On Barack Obama and Joseph Biden’s campaign Web site, visitors had the option to be “American Values Voters.” In addition to hosting an “American Values House Party,” self-proclaimed “American Values Voters” could buy T-shirts and hats to publicly broadcast their belief that, in voting for the Obama-Biden ticket, they were upholding American values. Like those values we celebrated this past Thursday or those values that Gary L. Bauer, president of “Our American Values” holds dear, those values that Joe and Barack represent were never clearly defined. Given that many of the merchandise items were made of wool, however, one could assume that they probably had to do with global warming. Or maybe they were just covert attempts at luring hockey moms to the Obama side.
Michelle Obama, in her speech at the Democratic National Convention, hinted at what in fact these values might be: listing the values she shares with her husband, and that her husband presumably shares with the American people, she declared, “that your word is your bond and what you say you’re going to do; that you treat people with dignity and respect, even if you don’t know them, and even if you don’t agree with them.” Obama and Biden’s platform on China offers some additional insight into what those parties, T-shirts and hats meant: under the heading “Advancing American Values,” the page points to inclusiveness (drawing China into the international system), directness (conducting candid dialogue) and liberty – or exceptionality, based on your perspective (pressing China to live up to human rights standards).
Recently, due to my Canadian passport, I have had few opportunities to reflect on values, leaders and how I can make the latter reflect the former: I did not participate in choosing the American president (though I, along with 77 percent of my countrymen, would have voted for Obama), and at home, democracy was subsumed by the formerly obsolete practice of prorogation. Now, however, I have the chance to make my political voice heard. Though there is no election (but a WSO blog), neither one nor two autobiographies (but Storytime), and sentiments toward the outgoing candidate are precisely the opposite of what they were toward Bush, Williams is selecting a new leader. The selection committee has asked us to offer input as to “the type of leader that can best carry Williams forward,” and so, since returning from the politically vacuous land that is my home, I have put my starved political appetite to work.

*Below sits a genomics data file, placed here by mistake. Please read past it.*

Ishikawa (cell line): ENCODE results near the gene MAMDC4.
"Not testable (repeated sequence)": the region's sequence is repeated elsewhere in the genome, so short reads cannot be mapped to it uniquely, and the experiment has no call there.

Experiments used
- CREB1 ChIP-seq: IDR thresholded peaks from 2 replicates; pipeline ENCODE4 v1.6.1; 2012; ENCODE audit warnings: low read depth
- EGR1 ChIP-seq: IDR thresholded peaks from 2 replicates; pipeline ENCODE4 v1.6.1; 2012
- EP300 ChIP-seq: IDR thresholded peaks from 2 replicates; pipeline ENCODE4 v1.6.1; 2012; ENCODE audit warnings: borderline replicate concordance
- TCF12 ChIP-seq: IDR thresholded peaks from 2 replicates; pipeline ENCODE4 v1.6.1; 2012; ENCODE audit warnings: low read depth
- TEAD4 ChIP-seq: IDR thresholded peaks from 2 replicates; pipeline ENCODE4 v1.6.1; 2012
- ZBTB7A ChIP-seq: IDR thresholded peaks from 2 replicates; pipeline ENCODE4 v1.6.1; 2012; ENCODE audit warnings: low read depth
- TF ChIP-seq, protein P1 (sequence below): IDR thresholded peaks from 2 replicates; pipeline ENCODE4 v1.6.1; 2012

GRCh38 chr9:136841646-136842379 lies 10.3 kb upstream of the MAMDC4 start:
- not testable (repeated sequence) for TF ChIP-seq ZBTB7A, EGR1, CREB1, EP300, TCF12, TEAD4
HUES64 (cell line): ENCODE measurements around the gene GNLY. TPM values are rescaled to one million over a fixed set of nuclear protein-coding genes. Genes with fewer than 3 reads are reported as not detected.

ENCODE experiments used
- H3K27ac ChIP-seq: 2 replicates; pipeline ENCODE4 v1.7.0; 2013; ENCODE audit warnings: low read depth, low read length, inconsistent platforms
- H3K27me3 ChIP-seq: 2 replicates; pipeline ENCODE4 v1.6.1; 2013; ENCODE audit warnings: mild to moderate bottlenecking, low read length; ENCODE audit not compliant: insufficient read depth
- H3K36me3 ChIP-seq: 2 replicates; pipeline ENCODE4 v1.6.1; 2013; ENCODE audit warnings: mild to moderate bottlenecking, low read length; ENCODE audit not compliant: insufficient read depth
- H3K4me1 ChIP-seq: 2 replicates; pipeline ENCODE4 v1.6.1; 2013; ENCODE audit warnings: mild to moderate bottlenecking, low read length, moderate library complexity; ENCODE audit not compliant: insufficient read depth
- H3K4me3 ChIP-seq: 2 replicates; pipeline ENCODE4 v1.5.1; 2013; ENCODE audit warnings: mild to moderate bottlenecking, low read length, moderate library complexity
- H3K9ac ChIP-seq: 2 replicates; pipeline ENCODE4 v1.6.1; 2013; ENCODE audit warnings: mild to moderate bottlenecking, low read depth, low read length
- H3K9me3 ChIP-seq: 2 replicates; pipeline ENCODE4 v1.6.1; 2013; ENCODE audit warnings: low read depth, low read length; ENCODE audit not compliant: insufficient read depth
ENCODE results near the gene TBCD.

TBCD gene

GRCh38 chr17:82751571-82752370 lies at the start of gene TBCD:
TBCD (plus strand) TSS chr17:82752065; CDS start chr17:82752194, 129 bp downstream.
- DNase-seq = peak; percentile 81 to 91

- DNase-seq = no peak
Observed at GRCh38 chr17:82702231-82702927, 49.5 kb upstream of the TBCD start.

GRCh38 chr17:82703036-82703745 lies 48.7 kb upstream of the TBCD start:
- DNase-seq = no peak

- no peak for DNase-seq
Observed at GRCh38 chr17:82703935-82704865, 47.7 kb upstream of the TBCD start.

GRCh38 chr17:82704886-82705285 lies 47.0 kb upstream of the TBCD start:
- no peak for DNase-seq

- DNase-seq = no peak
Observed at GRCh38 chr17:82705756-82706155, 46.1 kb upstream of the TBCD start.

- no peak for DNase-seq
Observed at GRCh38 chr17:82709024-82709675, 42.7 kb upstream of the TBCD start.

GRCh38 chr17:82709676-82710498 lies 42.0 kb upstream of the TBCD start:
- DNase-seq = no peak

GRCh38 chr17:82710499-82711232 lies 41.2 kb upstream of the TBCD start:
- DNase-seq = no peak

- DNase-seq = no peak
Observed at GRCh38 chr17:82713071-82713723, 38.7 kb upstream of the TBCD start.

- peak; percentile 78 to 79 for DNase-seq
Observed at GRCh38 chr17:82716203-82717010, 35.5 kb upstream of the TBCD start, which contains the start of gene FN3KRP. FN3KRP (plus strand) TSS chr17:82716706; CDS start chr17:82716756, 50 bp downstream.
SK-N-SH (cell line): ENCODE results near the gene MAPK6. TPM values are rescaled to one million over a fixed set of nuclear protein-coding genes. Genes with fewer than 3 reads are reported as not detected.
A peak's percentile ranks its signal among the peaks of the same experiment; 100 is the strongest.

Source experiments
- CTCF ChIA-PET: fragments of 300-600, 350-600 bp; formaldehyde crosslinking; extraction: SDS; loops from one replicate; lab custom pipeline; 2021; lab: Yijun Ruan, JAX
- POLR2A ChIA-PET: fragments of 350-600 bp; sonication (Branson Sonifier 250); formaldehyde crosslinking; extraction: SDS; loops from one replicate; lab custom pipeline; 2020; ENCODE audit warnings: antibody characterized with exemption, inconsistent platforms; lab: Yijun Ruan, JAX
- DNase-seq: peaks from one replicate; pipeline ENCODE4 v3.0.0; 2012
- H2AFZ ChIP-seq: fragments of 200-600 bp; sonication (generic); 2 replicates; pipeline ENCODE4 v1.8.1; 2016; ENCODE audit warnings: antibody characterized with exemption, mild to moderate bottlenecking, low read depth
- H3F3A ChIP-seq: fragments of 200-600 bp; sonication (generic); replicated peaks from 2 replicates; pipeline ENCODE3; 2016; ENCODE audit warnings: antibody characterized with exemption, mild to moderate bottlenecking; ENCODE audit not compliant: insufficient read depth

In thinking about the American Values Voters, I began to ponder whether presidents of universities must represent values in the same way that does the leader of the “Free World.” Whereas the “Free World” entails a normative stance, I am not sure that Williams implies any stance, except perhaps an academic one. While our mission statement speaks of civic virtues, my experience has largely been more about exposure than imposition. While professors endow us with the capacity to explore those civic virtues that we may already embrace or later adopt, they rarely foist them upon us uncompromisingly. Even when values assume obligatory status, the obligation is generally swamped by ambiguity (what is diversity? what is community?)
This brought me back to an article I recall reading after Larry Summers became Obama’s economic virtue incarnate. On the topic of Summers’ resignation from Harvard, Stanley Fish argued that, in an institution of higher learning, professors and presidents have disparate commitments to values: whereas the former are rewarded for disrupting complacency, the latter are rewarded for, in effect, maintaining it. According to this line of argument, it is okay for professors to challenge established values but not for presidents to do the same.
At the critique of Claiming Williams, a panelist questioned why a movement of such genuinely organic origins had evolved into such an organized function. In this case, it was a professor provoking, but it could have just as well been our president. Let us hope that his successor would do the same, confronting the prevailing wisdom on entrenched pedagogical, ideological and institutional values. Let us also hope that she invites us to her house for dinner, wears purple sweater vests and has a favorite gelato flavor. Then, I will wear a “Williams Values Voter” wool toque with pride.
Anouk Dey ’09 is a political science major from Toronto, Ontario.